The Theatrical Cut of Dune:
Both the 4K and HD versions - come with a DTS-HD MA 5.1 and 2.0 audio track in English and German. German is the default so you’ll have to switch that up before starting. These two tracks are identical to the ones on Arrow’s 4K disc. Flipping around between discs didn’t yield anything different or at least noticeably different to mention. Both are great options but I lean towards the 5.1 track - with DTS Neural:X employed it makes the soundscape sound larger and more immersive - especially during the big action sequences or when Paul first rides the worm. That Toto and Brian Eno score is terrific stuff so play it loud!
For this release of the fabled Extended Edition, I was very surprised at the sonic upgrade. Even for the cut sequences the upgrade over the old DVD is immediately noticeable. Dialog is clean and clear throughout. That score sounds fantastic and sound effects offer up a nice expansive soundscape to work with. Again, German is the default track but it’s no trouble to switch over. More than the video upgrade, I appreciated the improvement in audio quality here. The old DVD is just muddy and soft by comparison and now you have this rich soundscape working for you and you won’t constantly need to keep a thumb on the volume.
For the Spicediver Cut of Dune, we pick up an overall solid DTS-HD MA 2.0 track. This isn’t the greatest mix ever because of the mixed bag of source elements. Material that underwent some kind of final polish in the Theatrical Cut or Extended Edition obviously sounds the best. The material from the archives of deleted footage isn’t nearly as clean sounding, dialog is often raspy with a noticeable hiss, but also dialog can sound soft because it’s likely the source recording from the set without any dialog clean-up or ADR work. Likewise, score and sound effects can fluctuate. All credit due for trying to equalize these elements but you can clearly distinguish the differences as they come up. You may want to keep a thumb on the volume since some sequences are a bit tough to hear. Again this isn’t a spit and polished edit of the film, and as more of a curiosity than anything official, I’m not going to apply a final score against this version for the reasons detailed above.
If you are a Dune fanatic, this Ultimate Edition set is the motherload for bonus features. This set offers up almost everything Arrow delivered with their release. The only notable things missing are the great audio commentary tracks. However, Koch has gone the extra mile to bring a massive trove of new and archival bonus features. Headlining the pack of new extras is Ballyhoo Films’ exhautive The Sleeper Must Awaken: The Making of Dune documentary. Sadly this piece of work didn’t make it to Arrow’s release but it’s an essential viewing experience for fans so it’s nice to have it here. My only quibbles with it are that all of the interviews are audio only without anyone actually on camera. And then the pace of it is very fast as it barrels through a lot of information very quickly - but it’s an absolute must-see.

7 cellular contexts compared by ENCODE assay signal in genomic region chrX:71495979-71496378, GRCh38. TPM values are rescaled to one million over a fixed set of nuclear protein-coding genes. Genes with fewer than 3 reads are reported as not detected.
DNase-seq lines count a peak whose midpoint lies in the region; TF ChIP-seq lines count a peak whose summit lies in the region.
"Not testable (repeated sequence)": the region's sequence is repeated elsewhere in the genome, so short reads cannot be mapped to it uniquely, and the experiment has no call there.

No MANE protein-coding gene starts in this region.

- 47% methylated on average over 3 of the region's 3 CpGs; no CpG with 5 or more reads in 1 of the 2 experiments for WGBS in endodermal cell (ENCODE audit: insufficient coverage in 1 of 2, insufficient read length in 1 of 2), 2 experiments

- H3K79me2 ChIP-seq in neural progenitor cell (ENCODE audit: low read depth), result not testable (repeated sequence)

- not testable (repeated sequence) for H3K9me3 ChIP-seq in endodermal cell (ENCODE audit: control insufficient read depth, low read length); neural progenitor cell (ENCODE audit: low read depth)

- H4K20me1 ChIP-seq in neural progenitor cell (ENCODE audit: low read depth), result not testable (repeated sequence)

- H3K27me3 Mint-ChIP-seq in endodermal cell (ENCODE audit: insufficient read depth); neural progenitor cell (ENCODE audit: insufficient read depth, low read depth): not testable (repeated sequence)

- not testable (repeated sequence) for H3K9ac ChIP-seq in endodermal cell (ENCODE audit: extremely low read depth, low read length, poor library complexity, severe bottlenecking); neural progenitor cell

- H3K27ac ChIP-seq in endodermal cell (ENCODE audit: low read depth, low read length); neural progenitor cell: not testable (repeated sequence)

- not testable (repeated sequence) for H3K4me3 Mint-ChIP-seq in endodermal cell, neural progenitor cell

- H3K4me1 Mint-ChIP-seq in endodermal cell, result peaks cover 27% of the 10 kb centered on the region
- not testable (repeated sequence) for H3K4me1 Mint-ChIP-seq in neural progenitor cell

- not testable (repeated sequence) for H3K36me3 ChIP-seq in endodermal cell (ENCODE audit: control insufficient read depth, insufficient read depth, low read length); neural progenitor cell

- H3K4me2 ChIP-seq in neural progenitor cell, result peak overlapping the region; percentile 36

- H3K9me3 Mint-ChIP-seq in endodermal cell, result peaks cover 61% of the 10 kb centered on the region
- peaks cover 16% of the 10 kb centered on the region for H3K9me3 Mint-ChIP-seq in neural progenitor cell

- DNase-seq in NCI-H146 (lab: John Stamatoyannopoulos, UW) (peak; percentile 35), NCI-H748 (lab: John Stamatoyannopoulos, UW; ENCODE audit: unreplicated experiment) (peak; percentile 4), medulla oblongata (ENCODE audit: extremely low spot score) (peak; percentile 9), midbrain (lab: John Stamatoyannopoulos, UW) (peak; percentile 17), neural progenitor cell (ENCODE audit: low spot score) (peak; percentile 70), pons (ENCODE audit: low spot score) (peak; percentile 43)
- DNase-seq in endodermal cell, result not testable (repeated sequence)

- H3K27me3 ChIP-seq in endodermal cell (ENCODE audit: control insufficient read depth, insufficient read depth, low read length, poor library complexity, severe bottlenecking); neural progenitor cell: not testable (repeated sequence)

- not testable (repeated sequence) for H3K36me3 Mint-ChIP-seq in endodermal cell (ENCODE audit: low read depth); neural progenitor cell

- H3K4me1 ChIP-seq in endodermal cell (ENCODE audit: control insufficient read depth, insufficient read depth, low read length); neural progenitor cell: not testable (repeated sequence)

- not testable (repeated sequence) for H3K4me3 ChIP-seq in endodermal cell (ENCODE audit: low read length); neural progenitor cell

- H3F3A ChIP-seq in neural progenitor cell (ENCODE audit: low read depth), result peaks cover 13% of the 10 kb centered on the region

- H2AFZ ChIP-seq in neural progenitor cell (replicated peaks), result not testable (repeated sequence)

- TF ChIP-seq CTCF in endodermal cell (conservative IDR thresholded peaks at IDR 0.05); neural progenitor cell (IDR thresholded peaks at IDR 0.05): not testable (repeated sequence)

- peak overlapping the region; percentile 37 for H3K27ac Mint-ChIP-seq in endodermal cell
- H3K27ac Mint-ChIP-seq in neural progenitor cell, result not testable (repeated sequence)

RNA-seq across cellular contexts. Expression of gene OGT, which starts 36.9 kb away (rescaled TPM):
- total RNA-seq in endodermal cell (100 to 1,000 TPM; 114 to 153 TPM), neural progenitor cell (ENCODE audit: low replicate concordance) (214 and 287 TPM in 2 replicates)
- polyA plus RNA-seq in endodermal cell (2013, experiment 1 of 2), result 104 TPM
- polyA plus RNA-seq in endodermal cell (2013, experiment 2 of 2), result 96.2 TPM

There are a couple of interviews that aren’t in English or offer English subs - the first is a new interview with Jurgen Prochnow and the second is with Makeup Artist Giannetto De Rosi. I’ve been playing with a couple of audio translation apps but haven’t found one that’s very good so I can only guess at how formative these interviews are, but given the length, they’ve clearly got something to offer! Even without the audio commentaries, you still have hours of amazing material to dig into.
4K Ultra HD Disc:
Blu-ray Disc One:
Blu-ray Disc Two:
Blu-ray Disc Three:
Bonus Disc One:
Bonus Disc Two:
Dune: Original Soundtrack CD
David Lynch’s Dune is a beautiful mess of a movie. There’s so much to love and admire about its production, but then there are a number of head-shaking moments. Lynch never had complete creative control over the film and had to make frequent concessions to the studio and producer Dino De Laurentis - so it’s anyone’s guess what this movie could have been. With the expansive but hacked-up Extended Edition and the very interesting Spicediver Cut, David Lynch’s Dune remains a fascination for a legion of fans. Lynch probably won’t ever get to deliver his personally approved version of the film, but now that he’s more or less expressed his openness to the idea, there’s some room for hope that there may yet still be another fascinating take on Dune to dig into, analyze, and brood over.
Thanks to Koch Films, fans of David Lynch’s 1984 misunderstood masterpiece genuinely have a true Ultimate Edition release of Dune. This massive - in size and in content - 7-disc 4K UHD + Five Blu-ray with Soundtrack CD is virtually everything you could want. You get three cuts of the film - each with its own fascinating takes on the material. You get hours of new and archival bonus features including The Sleeper Must Awaken - Making of Dune documentary, some great swag including a production art book, and posters. Now, this set may be a bit of a pain to acquire outside of Europe since Koch won’t mail direct to the U.S. but there are resellers out there offering this at a reasonable price. Get on the waitlist with DiabolikDVD - that’s what I did. It took a few weeks of waiting but it came through and it was a more than fair price and shipped with amazing care. Just don’t give in to eBay prices if you can avoid it. If you’re a Dune fanatic, this release is the Kwisatz Haderach of Collector’s Editions - Highly Recommended.